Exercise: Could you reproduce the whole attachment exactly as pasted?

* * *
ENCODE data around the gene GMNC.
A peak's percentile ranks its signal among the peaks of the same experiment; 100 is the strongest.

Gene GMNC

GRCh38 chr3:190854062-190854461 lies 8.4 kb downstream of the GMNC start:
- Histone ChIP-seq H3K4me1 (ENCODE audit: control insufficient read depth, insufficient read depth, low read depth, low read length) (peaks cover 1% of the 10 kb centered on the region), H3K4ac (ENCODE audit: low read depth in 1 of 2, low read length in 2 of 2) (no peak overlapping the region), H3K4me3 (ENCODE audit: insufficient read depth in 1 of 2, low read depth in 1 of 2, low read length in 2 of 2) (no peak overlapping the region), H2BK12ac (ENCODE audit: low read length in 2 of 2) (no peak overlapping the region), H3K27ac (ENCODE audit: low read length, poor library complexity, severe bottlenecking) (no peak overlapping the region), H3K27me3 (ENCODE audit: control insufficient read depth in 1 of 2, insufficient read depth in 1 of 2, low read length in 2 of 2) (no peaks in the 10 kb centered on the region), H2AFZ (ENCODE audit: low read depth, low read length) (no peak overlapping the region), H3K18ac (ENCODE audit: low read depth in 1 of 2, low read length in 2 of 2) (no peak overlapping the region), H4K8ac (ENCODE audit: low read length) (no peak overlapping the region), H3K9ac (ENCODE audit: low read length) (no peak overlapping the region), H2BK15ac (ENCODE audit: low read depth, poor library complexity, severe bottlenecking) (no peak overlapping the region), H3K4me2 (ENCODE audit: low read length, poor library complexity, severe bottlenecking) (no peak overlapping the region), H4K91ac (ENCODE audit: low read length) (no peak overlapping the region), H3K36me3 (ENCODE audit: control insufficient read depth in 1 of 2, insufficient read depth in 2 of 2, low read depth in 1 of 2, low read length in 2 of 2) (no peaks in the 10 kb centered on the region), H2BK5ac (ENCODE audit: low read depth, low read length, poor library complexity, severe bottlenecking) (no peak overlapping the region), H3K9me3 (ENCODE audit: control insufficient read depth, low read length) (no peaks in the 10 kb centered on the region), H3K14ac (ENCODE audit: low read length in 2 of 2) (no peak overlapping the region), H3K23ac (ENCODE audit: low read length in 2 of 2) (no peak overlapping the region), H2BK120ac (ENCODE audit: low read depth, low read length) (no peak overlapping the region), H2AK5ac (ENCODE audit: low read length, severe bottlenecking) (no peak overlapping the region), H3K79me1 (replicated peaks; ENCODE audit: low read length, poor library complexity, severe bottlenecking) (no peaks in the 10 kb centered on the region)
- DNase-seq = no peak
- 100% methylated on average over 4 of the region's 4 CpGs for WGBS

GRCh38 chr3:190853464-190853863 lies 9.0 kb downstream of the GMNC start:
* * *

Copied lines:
ENCODE data around the gene GMNC.
A peak's percentile ranks its signal among the peaks of the same experiment; 100 is the strongest.

Gene GMNC

GRCh38 chr3:190854062-190854461 lies 8.4 kb downstream of the GMNC start:
- Histone ChIP-seq H3K4me1 (ENCODE audit: control insufficient read depth, insufficient read depth, low read depth, low read length) (peaks cover 1% of the 10 kb centered on the region), H3K4ac (ENCODE audit: low read depth in 1 of 2, low read length in 2 of 2) (no peak overlapping the region), H3K4me3 (ENCODE audit: insufficient read depth in 1 of 2, low read depth in 1 of 2, low read length in 2 of 2) (no peak overlapping the region), H2BK12ac (ENCODE audit: low read length in 2 of 2) (no peak overlapping the region), H3K27ac (ENCODE audit: low read length, poor library complexity, severe bottlenecking) (no peak overlapping the region), H3K27me3 (ENCODE audit: control insufficient read depth in 1 of 2, insufficient read depth in 1 of 2, low read length in 2 of 2) (no peaks in the 10 kb centered on the region), H2AFZ (ENCODE audit: low read depth, low read length) (no peak overlapping the region), H3K18ac (ENCODE audit: low read depth in 1 of 2, low read length in 2 of 2) (no peak overlapping the region), H4K8ac (ENCODE audit: low read length) (no peak overlapping the region), H3K9ac (ENCODE audit: low read length) (no peak overlapping the region), H2BK15ac (ENCODE audit: low read depth, poor library complexity, severe bottlenecking) (no peak overlapping the region), H3K4me2 (ENCODE audit: low read length, poor library complexity, severe bottlenecking) (no peak overlapping the region), H4K91ac (ENCODE audit: low read length) (no peak overlapping the region), H3K36me3 (ENCODE audit: control insufficient read depth in 1 of 2, insufficient read depth in 2 of 2, low read depth in 1 of 2, low read length in 2 of 2) (no peaks in the 10 kb centered on the region), H2BK5ac (ENCODE audit: low read depth, low read length, poor library complexity, severe bottlenecking) (no peak overlapping the region), H3K9me3 (ENCODE audit: control insufficient read depth, low read length) (no peaks in the 10 kb centered on the region), H3K14ac (ENCODE audit: low read length in 2 of 2) (no peak overlapping the region), H3K23ac (ENCODE audit: low read length in 2 of 2) (no peak overlapping the region), H2BK120ac (ENCODE audit: low read depth, low read length) (no peak overlapping the region), H2AK5ac (ENCODE audit: low read length, severe bottlenecking) (no peak overlapping the region), H3K79me1 (replicated peaks; ENCODE audit: low read length, poor library complexity, severe bottlenecking) (no peaks in the 10 kb centered on the region)
- DNase-seq = no peak
- 100% methylated on average over 4 of the region's 4 CpGs for WGBS

GRCh38 chr3:190853464-190853863 lies 9.0 kb downstream of the GMNC start: